One of the unexpected success stories of 2020 was that of Los Angeles-based musician Phoebe Bridgers. Seemingly overnight, the artist known for her emotionally-charged lyrics and dry wit became a household name. The question of how the 26-year-old compounded so much success has left the industry astounded. For fans, it just made sense.
Part of Bridgers’ momentum can be attributed to her sophomore album Punisher, which was released June 17, 2020 through the record label Dead Oceans. Punisher made it into the Billboard Top 200, and singles like “Kyoto” and “Garden Song” became instant fan favorites, the former landing Bridgers two of her four Grammy nominations for the year. The album topped countless year-end top album lists, from Pitchfork to Rolling Stone to The New Yorker, and received “universal acclaim” on Metacritic — clearly, Bridgers’ talent and craft were well-received.
As Punisher rose to prominence in 2020, TikTok likely also contributed to Phoebe Bridgers’ ubiquity. “Motion Sickness,” the biggest single off of her debut album Stranger in the Alps, had a prolonged moment in the spotlight as a popular audio on the video-sharing app. Making this part of her discography so identifiable via social media cemented Bridgers in the popular consciousness, further adding to her momentum.
It is hard to avoid the trends that dominate. At a college like Wellesley, it is even harder to avoid when artists like Phoebe Bridgers enter the spotlight. Wellesley’s position as a historically women’s college means the student body is well aware of how much harder anyone who is not a cisgender man needs to work to succeed. The alternative and independent music spheres have especially been dominated by cishet white men through the years. Bridgers, as an openly bisexual woman, tells a story that many Wellesley students relate to.
That is not to say that Bridgers is especially groundbreaking in terms of representation, or should be lauded as any sort of exhaustive diversity. As a white cisgender woman, Phoebe Bridgers most certainly benefits from fitting into certain oppressive norms that persist in commercial music. Her perspective is far from universal for women, musicians or the queer community. A significant part of her platform is a result of privilege; her active awareness of that fact does not negate it.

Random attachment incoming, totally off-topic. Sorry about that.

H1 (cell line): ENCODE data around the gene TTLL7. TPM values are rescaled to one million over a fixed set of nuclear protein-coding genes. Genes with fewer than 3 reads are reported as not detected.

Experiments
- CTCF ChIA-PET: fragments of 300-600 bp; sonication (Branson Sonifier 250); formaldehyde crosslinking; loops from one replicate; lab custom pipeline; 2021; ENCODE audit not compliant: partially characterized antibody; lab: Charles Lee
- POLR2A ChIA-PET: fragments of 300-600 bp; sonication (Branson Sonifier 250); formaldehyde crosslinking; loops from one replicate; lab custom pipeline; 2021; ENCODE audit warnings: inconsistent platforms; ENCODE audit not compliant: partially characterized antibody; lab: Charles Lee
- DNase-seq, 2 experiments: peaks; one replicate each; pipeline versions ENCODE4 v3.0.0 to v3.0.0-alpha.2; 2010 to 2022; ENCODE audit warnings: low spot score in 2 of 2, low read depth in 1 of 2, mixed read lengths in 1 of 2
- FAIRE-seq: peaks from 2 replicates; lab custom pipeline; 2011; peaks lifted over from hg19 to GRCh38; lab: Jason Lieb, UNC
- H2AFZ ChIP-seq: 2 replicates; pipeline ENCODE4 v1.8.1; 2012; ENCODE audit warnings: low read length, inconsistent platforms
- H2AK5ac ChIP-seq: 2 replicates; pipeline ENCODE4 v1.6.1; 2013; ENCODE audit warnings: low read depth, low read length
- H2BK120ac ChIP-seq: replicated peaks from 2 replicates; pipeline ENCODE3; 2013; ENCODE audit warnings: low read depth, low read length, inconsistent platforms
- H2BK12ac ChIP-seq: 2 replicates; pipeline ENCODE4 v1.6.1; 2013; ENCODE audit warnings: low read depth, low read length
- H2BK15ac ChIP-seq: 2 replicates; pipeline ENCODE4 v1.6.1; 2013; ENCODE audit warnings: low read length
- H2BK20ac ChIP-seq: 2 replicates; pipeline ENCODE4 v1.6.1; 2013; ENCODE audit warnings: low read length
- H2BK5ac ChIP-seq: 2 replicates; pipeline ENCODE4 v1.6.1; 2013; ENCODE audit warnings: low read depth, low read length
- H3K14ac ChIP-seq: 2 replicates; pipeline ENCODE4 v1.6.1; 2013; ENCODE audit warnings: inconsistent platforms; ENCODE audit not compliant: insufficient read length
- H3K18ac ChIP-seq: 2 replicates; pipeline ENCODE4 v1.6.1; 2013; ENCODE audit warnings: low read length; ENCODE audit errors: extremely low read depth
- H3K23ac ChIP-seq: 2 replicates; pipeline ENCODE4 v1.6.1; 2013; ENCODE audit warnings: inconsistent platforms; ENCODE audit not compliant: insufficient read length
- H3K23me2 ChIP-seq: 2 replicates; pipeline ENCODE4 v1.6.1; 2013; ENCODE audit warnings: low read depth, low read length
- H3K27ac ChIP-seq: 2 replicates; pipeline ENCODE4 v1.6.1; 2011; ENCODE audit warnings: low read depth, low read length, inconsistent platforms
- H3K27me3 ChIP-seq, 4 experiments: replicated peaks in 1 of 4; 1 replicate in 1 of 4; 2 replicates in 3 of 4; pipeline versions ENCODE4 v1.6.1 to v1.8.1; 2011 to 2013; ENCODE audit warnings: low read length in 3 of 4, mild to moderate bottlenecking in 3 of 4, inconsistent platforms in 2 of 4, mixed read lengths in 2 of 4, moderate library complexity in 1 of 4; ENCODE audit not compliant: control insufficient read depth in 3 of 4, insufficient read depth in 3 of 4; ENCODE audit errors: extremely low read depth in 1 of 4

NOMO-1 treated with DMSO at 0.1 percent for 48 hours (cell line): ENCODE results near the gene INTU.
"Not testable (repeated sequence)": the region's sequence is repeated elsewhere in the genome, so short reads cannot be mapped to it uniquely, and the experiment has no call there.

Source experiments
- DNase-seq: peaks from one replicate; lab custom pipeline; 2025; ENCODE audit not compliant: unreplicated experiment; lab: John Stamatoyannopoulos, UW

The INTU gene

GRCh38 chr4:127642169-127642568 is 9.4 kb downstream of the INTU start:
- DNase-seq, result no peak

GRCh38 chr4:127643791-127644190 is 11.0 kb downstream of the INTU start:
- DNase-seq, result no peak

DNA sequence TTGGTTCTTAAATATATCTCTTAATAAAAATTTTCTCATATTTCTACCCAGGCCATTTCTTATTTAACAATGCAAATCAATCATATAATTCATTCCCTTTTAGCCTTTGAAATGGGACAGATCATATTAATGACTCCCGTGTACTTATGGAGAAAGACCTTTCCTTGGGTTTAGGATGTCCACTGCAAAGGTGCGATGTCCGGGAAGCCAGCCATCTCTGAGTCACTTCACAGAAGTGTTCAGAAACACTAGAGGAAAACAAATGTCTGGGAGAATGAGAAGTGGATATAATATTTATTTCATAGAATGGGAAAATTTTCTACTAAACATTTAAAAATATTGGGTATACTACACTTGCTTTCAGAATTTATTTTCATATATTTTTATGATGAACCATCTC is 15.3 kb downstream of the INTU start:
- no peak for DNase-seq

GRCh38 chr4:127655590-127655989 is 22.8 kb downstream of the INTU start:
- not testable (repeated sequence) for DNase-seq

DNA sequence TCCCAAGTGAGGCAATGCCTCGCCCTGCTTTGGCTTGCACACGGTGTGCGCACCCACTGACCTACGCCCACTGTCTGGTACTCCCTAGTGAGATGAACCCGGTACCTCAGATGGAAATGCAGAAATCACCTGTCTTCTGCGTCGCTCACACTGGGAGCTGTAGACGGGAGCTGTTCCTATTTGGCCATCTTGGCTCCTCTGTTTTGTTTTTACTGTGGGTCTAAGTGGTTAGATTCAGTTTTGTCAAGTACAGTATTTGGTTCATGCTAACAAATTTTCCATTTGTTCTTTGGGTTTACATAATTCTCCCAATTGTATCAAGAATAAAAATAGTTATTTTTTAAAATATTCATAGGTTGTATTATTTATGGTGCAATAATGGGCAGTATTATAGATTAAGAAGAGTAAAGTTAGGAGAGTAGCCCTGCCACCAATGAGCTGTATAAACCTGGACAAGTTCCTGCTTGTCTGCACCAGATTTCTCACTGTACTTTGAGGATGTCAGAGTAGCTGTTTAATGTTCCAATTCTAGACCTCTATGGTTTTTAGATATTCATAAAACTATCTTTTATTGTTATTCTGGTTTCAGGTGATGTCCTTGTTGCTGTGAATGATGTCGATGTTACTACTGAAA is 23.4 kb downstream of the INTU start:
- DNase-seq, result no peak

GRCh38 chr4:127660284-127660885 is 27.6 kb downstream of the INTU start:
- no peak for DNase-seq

When asked on Twitter, many students were eager to share their experiences with and thoughts on Bridgers and her music. At one end of the spectrum, Jess Stoker ’23 described their experience of having their “For You Page” on TikTok being full of enthusiastic Bridgers fans “without having listened to any of her music.” Others described fleeting associations with the artist, many knowing a small handful of songs or having funny anecdotes about Bridgers entirely unrelated to her music.
Multiple students who responded spoke in-depth about what Bridgers’ music means to them. Jasper Sacco ’22 succinctly said “I love Phoebe Bridgers” before going into more detail. “Okay she’s a white woman yes but … I still feel her energy is so dynamic in her music and she speaks so deeply on themes of loneliness and longing,” Sacco explained, particularly referencing “Garden Song” from Punisher as their favorite.
Abby Martinage ’24 reflected extensively on her journey with Bridgers’ music. She described how “the demo version of ‘Motion Sickness’ was on my Spotify Discover [Weekly Playlist] like four years ago and I didn’t listen to a single other song by her until this year but now I absolutely adore her … Recently I’ve gotten more into Stranger in the Alps and Boygenius [the 2018 self-titled album released by the band Bridgers created alongside Lucy Dacus and Julien Baker].” Connecting these events, Martinage said, “it’s just kinda nice how she came back into my life at a point where her music fit[s] so well into the vague feelings I couldn’t quite put my finger on.”
A common thread among testimonials was the emotions Bridgers calls on and evokes in her work. Many students reflected on how “Kyoto” resonated with them because it describes a complex familial relationship not often explored in popular music. A member of the Class of 2024 speculated that Bridgers is so popular because “her music gets at a lot of specific feelings around relationships and identity that resonate with a lot of the traits exemplified by the Wellesley student body.”
Regardless of what drove it, Phoebe Bridgers’ rise to fame and the catharsis it has created for Wellesley students is an interesting case study in identity and expression. Whether you have been following her since Stranger in the Alps, or only recently caught onto “I Know The End” thanks to Saturday Night Live, you have likely found yourself unable to avoid Bridgers’ crooning melodies. Her music just works; As Catie Hanna ’24 put it, it is “pretty and good for crying on the floor, y’know?”